OpinionMiddle East

Besa Center

Israel must re-evaluate its policy of nuclear ambiguity

The “bomb-in-the-basement” policy has made good sense for Israel.

View of the nuclear reactor in Dimona in southern Israel. Aug. 13, 2016. Photo by Moshe Shai/Flash90.
View of the nuclear reactor in Dimona in southern Israel. Aug. 13, 2016. Photo by Moshe Shai/Flash90.
Louis Rene Beres (Credit: Purdue University)
Louis Rene Beres

In view of growing Middle Eastern turmoil since the Arab upheavals of 2011, the time has come for Israel to review the efficacy of its traditional policy of deliberate nuclear ambiguity.

Given the upheavals cascading throughout the Middle East since 2011, Israel now faces a unique dilemma. Notwithstanding the logical underpinnings and coherence of its own unilateral foreign policies, whatever Jerusalem should decide to do or not do about the “big picture,” a vision that could include the advent of a nuclear Iran as a regional hegemon and heightened Shi’ite-Sunni infighting, this ever-volatile region could slip irretrievably into a still deeper level of chaos.

If Israel is to remain secure in such an environment, it will have to re-evaluate its policy of deliberate nuclear ambiguity.

To date, the “bomb-in-the-basement” policy has made good sense for Israel. Both friends and foes recognize that it possesses significant nuclear capabilities that are both survivable and capable of penetrating enemy defenses. Indeed, for adversaries not to acknowledge these capabilities would require a self-imposed intellectual deficit.

But what should Israel do about its nuclear posture going forward? How should this ambiguous stance be adapted to the convergent and inter-penetrating threats of still-impending Middle Eastern/North African revolutions, a nuclear Iran and Israel’s more or less constant concern about negotiating agreements with state and sub-state (terrorist) organizations?

Conventional wisdom assumes that credible nuclear deterrence is somehow an automatic consequence of merely holding nuclear weapons. By this argument, removing Israel’s nuclear bomb from the “basement” would elicit new waves of global condemnation without offering any commensurate benefits.

But conventional wisdom is not always wise. The pertinent strategic issues for Israel are not simple or straightforward. In the arcane world of Israeli nuclear deterrence, it can never be adequate that enemy states simply acknowledge the existence of the Jewish state’s nuclear arsenal. Rather, these states must believe that Israel holds usable nuclear weapons, and that Jerusalem would be willing to employ them in certain circumstances.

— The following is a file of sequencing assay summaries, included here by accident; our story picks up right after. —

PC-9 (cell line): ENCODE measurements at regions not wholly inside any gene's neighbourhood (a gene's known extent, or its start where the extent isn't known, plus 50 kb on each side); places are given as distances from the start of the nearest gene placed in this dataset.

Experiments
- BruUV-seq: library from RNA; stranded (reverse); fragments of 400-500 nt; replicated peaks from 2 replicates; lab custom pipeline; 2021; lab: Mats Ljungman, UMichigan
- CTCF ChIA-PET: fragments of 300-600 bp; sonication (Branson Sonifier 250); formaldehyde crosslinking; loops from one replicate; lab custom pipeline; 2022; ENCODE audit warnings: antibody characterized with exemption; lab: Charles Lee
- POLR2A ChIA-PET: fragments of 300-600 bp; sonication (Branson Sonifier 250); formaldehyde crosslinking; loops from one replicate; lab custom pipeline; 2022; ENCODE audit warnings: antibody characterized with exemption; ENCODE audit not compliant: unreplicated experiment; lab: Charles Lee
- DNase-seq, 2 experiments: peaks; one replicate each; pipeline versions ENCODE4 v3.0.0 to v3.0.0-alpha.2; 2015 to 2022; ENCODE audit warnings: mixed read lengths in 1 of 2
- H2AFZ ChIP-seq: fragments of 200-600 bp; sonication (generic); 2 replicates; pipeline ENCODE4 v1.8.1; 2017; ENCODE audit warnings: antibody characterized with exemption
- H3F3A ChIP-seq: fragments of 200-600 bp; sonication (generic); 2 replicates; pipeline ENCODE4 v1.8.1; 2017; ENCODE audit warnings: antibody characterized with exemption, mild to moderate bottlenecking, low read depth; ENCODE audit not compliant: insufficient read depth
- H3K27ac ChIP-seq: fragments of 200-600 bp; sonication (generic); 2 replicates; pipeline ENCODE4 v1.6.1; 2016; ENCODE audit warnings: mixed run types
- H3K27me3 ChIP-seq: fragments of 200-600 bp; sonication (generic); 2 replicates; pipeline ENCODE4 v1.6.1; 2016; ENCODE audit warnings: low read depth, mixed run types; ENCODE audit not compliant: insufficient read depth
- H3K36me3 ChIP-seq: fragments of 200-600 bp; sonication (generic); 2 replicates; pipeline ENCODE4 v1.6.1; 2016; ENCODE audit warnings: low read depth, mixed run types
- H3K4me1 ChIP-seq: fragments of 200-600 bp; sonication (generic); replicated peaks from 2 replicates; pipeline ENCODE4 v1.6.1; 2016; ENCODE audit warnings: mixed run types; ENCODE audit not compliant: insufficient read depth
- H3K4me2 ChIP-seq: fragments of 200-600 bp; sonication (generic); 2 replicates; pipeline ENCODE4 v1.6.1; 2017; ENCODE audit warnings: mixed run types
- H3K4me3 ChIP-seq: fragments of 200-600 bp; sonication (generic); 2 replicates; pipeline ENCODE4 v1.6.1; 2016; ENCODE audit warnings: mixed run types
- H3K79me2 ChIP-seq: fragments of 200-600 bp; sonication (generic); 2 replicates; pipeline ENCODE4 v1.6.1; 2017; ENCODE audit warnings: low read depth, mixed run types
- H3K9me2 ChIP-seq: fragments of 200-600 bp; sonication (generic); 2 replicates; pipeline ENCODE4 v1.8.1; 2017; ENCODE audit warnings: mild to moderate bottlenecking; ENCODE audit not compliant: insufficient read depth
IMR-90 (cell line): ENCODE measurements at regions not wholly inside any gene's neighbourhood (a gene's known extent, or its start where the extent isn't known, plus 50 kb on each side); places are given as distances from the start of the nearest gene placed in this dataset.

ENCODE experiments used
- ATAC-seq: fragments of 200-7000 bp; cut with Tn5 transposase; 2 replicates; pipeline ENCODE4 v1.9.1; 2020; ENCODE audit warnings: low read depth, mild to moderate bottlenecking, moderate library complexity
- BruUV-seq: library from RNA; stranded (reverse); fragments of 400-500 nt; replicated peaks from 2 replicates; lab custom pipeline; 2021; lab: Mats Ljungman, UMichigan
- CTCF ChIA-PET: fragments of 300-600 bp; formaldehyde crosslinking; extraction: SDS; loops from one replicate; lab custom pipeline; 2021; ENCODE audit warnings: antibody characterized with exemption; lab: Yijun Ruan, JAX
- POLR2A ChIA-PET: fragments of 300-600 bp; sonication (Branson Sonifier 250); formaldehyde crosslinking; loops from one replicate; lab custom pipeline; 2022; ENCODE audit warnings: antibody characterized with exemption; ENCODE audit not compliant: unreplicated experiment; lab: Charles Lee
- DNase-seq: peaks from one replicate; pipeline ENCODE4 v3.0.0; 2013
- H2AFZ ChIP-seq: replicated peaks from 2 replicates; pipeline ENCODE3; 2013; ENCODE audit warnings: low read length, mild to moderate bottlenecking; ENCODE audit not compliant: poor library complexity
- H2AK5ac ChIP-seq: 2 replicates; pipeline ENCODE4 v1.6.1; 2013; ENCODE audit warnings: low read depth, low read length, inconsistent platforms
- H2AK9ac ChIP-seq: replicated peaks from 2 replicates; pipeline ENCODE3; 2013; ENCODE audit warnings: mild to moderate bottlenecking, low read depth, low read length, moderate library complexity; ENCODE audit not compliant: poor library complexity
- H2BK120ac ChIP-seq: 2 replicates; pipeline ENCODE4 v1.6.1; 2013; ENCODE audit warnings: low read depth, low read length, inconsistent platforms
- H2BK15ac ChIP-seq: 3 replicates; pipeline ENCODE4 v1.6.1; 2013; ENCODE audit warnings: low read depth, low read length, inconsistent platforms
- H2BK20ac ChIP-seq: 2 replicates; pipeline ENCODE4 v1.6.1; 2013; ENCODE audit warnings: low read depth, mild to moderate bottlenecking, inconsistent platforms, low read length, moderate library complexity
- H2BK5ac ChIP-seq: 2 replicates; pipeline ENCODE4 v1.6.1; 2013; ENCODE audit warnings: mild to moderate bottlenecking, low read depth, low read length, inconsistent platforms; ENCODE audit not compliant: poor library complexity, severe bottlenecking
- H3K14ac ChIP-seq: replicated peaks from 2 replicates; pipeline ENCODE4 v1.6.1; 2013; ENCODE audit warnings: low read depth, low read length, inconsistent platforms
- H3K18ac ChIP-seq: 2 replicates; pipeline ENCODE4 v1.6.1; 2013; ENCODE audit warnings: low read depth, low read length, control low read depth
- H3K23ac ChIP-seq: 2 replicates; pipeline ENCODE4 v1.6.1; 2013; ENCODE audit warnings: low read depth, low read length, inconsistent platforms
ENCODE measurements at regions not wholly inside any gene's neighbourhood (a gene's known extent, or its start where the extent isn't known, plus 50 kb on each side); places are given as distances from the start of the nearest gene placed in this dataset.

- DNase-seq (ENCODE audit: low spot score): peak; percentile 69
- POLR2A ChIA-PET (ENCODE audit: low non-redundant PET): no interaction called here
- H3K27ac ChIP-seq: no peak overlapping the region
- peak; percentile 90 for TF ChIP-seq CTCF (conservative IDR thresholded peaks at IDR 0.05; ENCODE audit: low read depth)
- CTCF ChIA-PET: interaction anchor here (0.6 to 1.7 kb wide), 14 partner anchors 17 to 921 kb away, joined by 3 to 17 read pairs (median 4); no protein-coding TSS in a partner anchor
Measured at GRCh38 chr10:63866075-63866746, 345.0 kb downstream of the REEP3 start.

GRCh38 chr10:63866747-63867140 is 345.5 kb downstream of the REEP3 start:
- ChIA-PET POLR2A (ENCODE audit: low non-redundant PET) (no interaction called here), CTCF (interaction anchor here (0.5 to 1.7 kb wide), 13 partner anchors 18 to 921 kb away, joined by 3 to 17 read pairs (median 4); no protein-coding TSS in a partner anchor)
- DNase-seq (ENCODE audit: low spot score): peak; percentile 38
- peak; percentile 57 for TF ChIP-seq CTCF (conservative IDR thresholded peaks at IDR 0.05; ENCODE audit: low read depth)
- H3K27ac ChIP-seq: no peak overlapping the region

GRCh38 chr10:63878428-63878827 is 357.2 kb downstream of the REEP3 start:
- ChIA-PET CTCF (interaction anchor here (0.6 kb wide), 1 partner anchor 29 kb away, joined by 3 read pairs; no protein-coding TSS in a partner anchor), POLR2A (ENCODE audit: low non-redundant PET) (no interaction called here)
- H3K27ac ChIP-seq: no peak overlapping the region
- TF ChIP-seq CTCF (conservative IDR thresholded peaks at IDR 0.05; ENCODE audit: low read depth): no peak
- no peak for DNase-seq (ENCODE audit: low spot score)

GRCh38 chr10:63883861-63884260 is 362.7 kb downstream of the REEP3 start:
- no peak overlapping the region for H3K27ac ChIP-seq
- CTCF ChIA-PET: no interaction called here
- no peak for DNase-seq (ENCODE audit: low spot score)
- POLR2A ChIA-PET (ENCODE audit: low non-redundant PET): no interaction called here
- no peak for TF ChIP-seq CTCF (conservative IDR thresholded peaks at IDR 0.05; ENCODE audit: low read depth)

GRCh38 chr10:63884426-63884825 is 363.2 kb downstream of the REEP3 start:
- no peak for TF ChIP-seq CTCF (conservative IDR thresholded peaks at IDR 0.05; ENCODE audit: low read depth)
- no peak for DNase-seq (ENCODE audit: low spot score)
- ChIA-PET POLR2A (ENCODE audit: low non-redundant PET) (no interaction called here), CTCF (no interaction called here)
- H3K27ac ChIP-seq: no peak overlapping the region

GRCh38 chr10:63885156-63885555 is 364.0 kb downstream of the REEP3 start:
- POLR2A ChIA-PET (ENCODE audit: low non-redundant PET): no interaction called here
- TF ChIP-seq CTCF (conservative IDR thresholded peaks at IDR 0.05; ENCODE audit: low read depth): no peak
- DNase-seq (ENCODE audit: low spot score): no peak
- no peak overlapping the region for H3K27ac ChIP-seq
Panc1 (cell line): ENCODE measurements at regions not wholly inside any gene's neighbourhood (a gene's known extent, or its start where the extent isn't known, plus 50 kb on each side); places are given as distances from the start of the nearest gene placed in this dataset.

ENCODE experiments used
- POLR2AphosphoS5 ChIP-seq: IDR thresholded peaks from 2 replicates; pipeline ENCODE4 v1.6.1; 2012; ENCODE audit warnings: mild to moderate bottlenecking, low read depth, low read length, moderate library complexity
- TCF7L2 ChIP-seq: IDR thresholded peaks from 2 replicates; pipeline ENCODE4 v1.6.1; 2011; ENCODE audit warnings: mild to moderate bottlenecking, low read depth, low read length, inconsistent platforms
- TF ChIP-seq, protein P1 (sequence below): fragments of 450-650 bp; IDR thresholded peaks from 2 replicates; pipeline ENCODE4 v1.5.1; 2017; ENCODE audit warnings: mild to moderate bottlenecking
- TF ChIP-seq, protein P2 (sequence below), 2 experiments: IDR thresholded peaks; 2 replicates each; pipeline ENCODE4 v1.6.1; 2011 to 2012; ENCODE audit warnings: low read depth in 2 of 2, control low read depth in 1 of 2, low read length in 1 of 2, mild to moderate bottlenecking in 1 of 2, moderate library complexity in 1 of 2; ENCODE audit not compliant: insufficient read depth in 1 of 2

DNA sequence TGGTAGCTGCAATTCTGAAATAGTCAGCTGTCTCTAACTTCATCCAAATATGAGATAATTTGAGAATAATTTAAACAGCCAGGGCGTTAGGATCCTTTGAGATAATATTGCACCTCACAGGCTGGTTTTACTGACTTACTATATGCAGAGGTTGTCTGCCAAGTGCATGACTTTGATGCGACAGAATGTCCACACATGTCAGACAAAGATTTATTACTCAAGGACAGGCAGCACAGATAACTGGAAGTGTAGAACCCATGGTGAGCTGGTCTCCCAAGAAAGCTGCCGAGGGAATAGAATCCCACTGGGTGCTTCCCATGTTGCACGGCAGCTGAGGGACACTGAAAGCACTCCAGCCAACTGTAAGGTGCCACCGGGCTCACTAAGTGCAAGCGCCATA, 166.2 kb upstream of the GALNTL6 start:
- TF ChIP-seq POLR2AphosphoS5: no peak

The Middle East’s endemic instabilities create good reason to doubt that Israel would benefit from a continuation of the policy of deliberate nuclear ambiguity. It would seem, moreover, from certain developments within Israel’s defense and intelligence communities, that the country’s senior leadership fully understands such informed skepticism. To best augment such an understanding, Israel’s nuclear strategists should proceed interrogatively—in effect, creating a continuously self-refined “strategic dialectic” from which suitable answers and policies could then be incrementally extracted or systematically deduced.

A basic point now warrants reiteration. Israel is imperiled by existential threats that fully justify its possession of nuclear weapons and that require a correspondingly purposeful strategic doctrine. Without such weapons and doctrine, Israel cannot survive over time, especially if neighboring regimes become more adversarial, more jihadist and/or less risk-averse.

Nuclear weapons and a correspondingly purposeful nuclear doctrine could prove vital to those more-or-less predictable scenarios requiring preemptive action and/or retaliation.

Louis René Beres is Emeritus Professor of International Law at Purdue University, and the author of 12 books and several hundred articles on nuclear strategy and nuclear war. The second edition of his “Surviving Amid Chaos: Israel’s Nuclear Strategy” (Rowman & Littlefield) was published in 2018.

BESA Center Perspectives Papers are published through the generosity of the Greg Rosshandler Family.

See full article at BESA.

The opinions and facts presented in this article are those of the author, and neither JNS nor its partners assume any responsibility for them.
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